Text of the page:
A 2011 profanity-laced tirade directed at fans by Nebraska coach Bo Pelini was caught on tape and published by the website Deadspin on Monday, prompting the school’s chancellor and athletic director to issue the following statements:
Harvey Perlman, Nebraska chancellor:
“I am aware of the publication of Coach Pelini’s comments, I am disappointed and in discussions with Shawn Eichorst about addressing the issue.”
Shawn Eichorst, Nebraska athletic director:
“I am disheartened and disappointed by the 2011 comments published today attributed to Coach Pelini about our dedicated and passionate fans and supporters. I have spoken with Chancellor Perlman and I have addressed the situation with Bo and expressed our deep concern.”
Pelini, in turn, apologized for his comments:
“I want to sincerely apologize for my comments from two years ago which became public today. I take full responsibility for these comments. They were spoken in a private room following the Ohio State game. I was venting following a series of emotional events which led to this moment. That being said, these comments are in no way indicative of my true feelings. I love it here in Nebraska. I again apologize to anyone who was offended.”
It’s been a rough week for Pelini. First, UCLA pounded the Cornhuskers, 41-21, as Big Red blew a 21-3 second quarter lead. Then Cornhuskers legend Tommy Frazier called him out and demanded sweeping changes on the coaching staff. Pelini got down in the muck and responded to Frazier rather bluntly. Then his barrage of 2011 F-bombs hit the media and, before you knew it, the talk was about whether Nebraska would be looking for a new coach. An online poll at the Lincoln Journal-Star was basically split between those who want Pelini to be fired and those who don’t.
It’d probably be a bit rash for Nebraska to move in the direction of firing Pelini. The Cornhuskers have a legit shot at a Big Ten title and it’s hard to say what kind of coach the school could attract right now. Any coach would certainly feel some trepidation about taking such a job in these circumstances.
For now, the best cure for this crisis is for Pelini to start winning some games…and maybe to keep his big mouth shut for a while.
Odds are pretty good Steve Spurrier has coached his final game as the Head Ball Coach, but Spurrier let it be known he is not going to go away quite as easily as you might think. Spurrier addressed the media today as South Carolina made its transition between coaches official. Spurrier noted he is resigning as head coach, but he is not necessarily retiring. As previously reported, Shawn Elliott will take on the role as interim head coach of the Gamecocks effective immediately.
The first thing Spurrier wants to remind everybody is he is not retiring. This is simply a resignation from his current position. Spurrier left the door open to possible options down the road for him in his post-coaching career. The idea of Spurrier walking away from the football world never to be heard from again is a startling one, so it is good to know he is not going to let that happen.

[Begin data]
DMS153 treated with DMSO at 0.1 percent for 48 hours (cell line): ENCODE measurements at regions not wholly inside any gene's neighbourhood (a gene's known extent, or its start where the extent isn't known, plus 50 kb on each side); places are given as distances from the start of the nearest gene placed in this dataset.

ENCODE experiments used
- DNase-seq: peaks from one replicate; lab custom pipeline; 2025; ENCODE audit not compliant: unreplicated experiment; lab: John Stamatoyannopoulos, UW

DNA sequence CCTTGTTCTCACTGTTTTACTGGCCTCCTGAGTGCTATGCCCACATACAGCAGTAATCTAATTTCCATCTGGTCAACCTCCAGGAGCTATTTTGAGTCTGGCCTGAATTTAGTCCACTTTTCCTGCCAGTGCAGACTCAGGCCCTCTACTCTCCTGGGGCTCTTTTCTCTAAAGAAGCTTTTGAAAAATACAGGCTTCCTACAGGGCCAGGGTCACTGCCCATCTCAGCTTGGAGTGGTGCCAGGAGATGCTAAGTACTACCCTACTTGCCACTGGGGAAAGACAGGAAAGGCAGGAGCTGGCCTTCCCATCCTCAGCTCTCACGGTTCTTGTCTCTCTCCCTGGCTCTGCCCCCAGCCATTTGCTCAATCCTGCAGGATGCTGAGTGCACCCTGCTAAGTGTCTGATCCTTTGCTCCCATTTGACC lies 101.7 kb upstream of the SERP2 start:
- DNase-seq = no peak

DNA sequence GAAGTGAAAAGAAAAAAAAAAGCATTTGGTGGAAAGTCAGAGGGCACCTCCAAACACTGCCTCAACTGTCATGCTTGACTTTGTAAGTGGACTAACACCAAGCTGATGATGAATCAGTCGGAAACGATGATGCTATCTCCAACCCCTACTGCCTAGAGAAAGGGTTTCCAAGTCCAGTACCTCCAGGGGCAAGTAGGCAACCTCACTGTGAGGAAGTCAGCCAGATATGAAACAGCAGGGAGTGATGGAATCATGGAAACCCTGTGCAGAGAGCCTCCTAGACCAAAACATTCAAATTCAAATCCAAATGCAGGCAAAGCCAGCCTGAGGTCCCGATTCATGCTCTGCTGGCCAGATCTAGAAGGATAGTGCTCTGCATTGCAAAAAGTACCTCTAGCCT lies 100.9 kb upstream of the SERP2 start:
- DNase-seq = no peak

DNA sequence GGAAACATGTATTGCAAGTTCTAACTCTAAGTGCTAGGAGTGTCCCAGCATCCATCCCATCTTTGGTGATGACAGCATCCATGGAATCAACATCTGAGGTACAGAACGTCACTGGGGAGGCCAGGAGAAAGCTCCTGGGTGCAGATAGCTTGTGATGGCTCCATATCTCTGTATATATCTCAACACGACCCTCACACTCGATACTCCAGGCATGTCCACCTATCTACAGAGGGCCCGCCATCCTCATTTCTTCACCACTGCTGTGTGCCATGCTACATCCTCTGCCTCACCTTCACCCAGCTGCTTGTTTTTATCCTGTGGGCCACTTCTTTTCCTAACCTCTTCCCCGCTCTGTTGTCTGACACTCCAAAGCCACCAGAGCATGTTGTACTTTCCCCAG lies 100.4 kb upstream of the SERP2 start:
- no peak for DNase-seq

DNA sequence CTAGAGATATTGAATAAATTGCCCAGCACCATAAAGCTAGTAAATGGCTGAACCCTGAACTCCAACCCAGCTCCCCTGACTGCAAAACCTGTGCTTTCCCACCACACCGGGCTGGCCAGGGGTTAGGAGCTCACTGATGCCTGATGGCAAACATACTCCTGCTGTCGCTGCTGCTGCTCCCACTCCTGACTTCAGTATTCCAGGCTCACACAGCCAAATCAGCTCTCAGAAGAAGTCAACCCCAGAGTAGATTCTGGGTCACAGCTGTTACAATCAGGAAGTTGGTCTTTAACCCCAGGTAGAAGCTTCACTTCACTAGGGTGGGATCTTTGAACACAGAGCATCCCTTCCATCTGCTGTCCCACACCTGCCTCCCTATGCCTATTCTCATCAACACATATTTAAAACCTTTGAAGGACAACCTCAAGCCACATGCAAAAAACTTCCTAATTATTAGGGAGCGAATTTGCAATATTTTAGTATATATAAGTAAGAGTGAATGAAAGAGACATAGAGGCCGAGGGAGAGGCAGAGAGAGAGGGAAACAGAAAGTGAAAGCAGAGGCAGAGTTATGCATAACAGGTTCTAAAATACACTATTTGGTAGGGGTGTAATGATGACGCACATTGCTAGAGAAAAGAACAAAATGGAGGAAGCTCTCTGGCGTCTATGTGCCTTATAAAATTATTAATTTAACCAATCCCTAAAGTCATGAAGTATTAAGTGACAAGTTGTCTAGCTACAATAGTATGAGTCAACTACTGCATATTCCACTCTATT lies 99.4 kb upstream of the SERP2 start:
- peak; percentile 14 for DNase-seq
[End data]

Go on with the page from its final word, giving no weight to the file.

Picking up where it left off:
“College football is a game of recruiting, as well know,” Spurrier said when assessing why it was right for him to leave his job now. “That’s another reason I need to move on. I don’t know if coaching is completely over or not. It is fun being on a team. I might be a consultant for someone. I doubt if I’ll be a head coach again, but who knows?”
Spurrier said he realized Sunday the time to walk away was now and explained he always knew he would need to step aside the moment he saw himself holding the program back. That echoes the sentiment he has shared over the years, especially when asked about coaches like Joe Paterno and Bobby Bowden as they each got up in the years. This season South Carolina is off to a 2-4 start, so the writing was on the wall for Spurrier, who also said it was in the best interests for all if an inevitable change was handled immediately.
“We’ve slipped. It’s my fault. I’m the head coach,” Spurrier said of South Carolina’s recent struggles.”We haven’t lost it. We’ve got a dang good team.”
“Our team is not in shambles despite what some might say,” Elliott said when he was given a chance to speak to the media. “We’re going to do everything we can to make the University of South Carolina proud of this football program.”
Elliott will now have the rest of the season to show what he can do as a head coach, and he knows this will be a bit of an open audition for the job as South Carolina starts searching for its next head coach.
Michigan State has become a national power under the coaching of Mark Dantonio. The grizzled and confident coach has put together a master plan in East Lansing and has taken the Spartans to the top of the Big Ten along the way, capturing a Big Ten title and victories in the Cotton Bowl and Rose Bowl as well as in-state dominance over the Michigan Wolverines. Danotnio is preparing his Spartans to take on the Wolverines this week, but with the new vacancy opening up at South Carolina following the sudden retirement of Steve Spurrier, Dantonio has already been presented with the question about his thoughts on coaching at South Carolina.
He did not seem all that interested in discussing the vacancy when meeting with Michigan State media this morning.
“Coach Spurrier’s had an outstanding career there, it’s alma mater, and we’re here to talk about Michigan,” Dantonio said when asked about it today. Video below from the Big Ten Network…
Dantonio played defensive back for the Gamecocks in the mid 1970s, which helps make Dantonio an interesting name to mention in any coaching future discussion out of Columbia. While Dantonio may have played at South Carolina for Jim Carlen, Dantonio grew up in Ohio and has coached the bulk of his career within Ohio and the Big Ten. He is also one win away from picking up his 100th career coaching victory, 81 of which have come at Michigan State.